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Rule:  StrictException101Checked automatically with code checker

Synopsis:Don't catch generic exceptions.
Language:Java
Severity Level:2
Category:StrictException


Description:

Sometimes it is tempting to be lazy when catching exceptions and do something like this:

try {
    someComplicatedIOFunction();        // may throw IOException 
    someComplicatedParsingFunction();   // may throw ParsingException 
    someComplicatedSecurityFunction();  // may throw SecurityException 
    // phew, made it all the way 
} catch (Exception e) {                 // I'll just catch all exceptions 
    handleError();                      // with one generic handler!
}

You should not do this. In almost all cases it is inappropriate to catch generic Exception or Throwable, preferably not Throwable, because it includes Error exceptions as well. It is very dangerous. It means that Exceptions you never expected (including RuntimeExceptions like ClassCastException) end up getting caught in application-level error handling. It obscures the failure handling properties of your code. It means if someone adds a new type of Exception in the code you're calling, the compiler won't help you realize you need to handle that error differently. And in most cases you shouldn't be handling different types of exception the same way, anyway.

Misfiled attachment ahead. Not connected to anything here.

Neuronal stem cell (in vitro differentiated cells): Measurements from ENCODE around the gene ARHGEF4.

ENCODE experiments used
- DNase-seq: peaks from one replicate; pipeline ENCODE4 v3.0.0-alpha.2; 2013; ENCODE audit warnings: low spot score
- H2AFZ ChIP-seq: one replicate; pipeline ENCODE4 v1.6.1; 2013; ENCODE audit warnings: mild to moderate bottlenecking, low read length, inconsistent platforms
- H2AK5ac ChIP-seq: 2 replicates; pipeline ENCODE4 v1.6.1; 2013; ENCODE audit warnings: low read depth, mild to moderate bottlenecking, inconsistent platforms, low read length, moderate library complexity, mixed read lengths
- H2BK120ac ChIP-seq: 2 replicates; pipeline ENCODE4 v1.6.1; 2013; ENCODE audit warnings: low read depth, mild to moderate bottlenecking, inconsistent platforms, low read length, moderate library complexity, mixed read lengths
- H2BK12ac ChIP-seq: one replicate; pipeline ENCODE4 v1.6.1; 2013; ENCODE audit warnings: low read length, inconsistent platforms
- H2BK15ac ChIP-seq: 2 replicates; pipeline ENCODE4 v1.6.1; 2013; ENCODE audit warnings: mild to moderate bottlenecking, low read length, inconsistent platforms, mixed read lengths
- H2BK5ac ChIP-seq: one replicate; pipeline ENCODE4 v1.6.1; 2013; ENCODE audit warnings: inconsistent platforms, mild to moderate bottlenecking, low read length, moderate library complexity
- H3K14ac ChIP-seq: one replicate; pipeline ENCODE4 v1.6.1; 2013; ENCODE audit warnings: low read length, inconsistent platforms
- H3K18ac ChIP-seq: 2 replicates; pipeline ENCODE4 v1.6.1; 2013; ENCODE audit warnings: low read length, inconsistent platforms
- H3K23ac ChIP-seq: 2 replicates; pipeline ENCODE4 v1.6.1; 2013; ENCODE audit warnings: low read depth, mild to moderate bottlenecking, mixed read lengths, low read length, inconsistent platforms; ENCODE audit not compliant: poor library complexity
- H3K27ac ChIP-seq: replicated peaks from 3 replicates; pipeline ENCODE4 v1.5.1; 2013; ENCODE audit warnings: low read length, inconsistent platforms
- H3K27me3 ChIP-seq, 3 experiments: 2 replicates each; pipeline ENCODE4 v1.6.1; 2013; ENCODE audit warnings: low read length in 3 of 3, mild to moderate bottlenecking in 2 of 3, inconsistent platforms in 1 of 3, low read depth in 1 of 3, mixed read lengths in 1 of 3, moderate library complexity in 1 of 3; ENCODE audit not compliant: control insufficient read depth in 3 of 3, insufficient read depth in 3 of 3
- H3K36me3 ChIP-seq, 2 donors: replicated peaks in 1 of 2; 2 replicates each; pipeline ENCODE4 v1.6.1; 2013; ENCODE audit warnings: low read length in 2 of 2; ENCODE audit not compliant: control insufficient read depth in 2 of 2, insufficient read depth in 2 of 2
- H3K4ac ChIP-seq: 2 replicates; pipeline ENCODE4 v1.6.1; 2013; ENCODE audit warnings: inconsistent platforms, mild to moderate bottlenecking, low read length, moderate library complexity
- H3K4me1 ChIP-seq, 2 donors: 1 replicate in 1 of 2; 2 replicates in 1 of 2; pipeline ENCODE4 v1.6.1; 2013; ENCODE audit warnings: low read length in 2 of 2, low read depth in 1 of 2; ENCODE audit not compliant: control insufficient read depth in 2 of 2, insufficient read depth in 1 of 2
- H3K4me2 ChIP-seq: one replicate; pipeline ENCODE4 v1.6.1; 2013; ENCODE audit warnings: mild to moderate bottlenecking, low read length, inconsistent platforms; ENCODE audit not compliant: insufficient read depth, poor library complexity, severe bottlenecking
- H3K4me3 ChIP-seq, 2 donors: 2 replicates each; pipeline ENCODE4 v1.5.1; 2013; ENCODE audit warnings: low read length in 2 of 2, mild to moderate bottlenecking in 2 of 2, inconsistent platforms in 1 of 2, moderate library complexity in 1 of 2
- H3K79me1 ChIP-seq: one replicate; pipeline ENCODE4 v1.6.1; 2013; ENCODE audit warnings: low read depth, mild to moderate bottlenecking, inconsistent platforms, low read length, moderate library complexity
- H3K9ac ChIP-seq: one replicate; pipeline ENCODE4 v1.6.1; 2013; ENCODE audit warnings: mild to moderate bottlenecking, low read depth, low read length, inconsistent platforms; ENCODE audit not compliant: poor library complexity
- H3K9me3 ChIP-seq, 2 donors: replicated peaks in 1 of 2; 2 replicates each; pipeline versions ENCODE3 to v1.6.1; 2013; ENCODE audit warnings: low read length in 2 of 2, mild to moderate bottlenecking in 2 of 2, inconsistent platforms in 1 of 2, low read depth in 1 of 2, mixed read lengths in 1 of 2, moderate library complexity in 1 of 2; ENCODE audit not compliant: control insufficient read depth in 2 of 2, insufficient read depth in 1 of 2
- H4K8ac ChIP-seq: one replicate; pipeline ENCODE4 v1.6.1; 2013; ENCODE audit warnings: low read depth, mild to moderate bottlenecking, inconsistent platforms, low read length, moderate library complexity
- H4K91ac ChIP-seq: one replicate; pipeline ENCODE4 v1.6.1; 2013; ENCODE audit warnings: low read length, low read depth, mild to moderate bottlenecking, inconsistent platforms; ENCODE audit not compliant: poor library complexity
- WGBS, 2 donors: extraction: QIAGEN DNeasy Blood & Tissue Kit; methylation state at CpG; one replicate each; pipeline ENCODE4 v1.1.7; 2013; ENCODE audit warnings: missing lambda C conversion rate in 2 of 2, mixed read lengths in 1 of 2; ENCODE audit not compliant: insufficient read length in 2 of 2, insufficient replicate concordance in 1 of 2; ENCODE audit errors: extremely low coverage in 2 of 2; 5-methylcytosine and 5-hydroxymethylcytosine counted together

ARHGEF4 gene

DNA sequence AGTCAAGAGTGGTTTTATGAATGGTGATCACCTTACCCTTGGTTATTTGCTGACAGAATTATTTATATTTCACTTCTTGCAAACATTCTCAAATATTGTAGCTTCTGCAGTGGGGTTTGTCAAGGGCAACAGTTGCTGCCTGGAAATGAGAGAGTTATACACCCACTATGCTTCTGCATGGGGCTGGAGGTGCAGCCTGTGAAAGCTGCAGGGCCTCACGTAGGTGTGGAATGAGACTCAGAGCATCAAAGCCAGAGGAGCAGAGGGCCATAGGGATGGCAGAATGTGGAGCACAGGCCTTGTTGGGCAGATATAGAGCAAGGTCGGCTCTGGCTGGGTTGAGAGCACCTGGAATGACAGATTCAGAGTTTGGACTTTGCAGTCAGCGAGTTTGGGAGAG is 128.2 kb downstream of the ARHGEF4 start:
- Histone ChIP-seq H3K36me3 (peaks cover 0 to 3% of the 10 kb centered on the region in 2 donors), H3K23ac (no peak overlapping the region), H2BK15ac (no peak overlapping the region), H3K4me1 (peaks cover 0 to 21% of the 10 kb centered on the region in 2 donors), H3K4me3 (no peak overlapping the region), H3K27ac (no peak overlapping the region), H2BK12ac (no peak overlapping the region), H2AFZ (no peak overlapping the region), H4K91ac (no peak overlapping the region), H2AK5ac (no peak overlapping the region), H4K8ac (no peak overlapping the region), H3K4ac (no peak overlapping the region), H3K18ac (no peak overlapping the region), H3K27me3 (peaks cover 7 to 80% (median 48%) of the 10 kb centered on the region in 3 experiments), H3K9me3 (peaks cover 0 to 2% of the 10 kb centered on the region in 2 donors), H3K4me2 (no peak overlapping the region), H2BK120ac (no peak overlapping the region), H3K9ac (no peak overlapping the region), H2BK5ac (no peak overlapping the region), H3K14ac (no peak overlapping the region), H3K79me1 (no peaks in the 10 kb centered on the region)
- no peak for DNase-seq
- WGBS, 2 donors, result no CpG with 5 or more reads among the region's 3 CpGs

There are rare exceptions to this rule: certain test code and top-level code where you want to catch all kinds of errors (to prevent them from showing up in a UI, or to keep a batch job running). In that case you may catch generic Exception (or Throwable) and handle the error appropriately. You should think very carefully before doing this, though, and put in comments explaining why it is safe in this place.

Alternatives to catching generic Exception:

  • Catch each exception separately as separate catch blocks after a single try. This can be awkward but is still preferable to catching all Exceptions. Beware repeating too much code in the catch blocks.
  • Refactor your code to have more fine-grained error handling, with multiple try blocks. Split up the IO from the parsing, handle errors separately in each case.
  • Rethrow the exception. Many times you don't need to catch the exception at this level anyway, just let the method throw it.

Remember: exceptions are your friend! When the compiler complains you're not catching an exception, don't scowl. Smile: the compiler just made it easier for you to catch runtime problems in your code.



Literature References:
Google Android Guidelines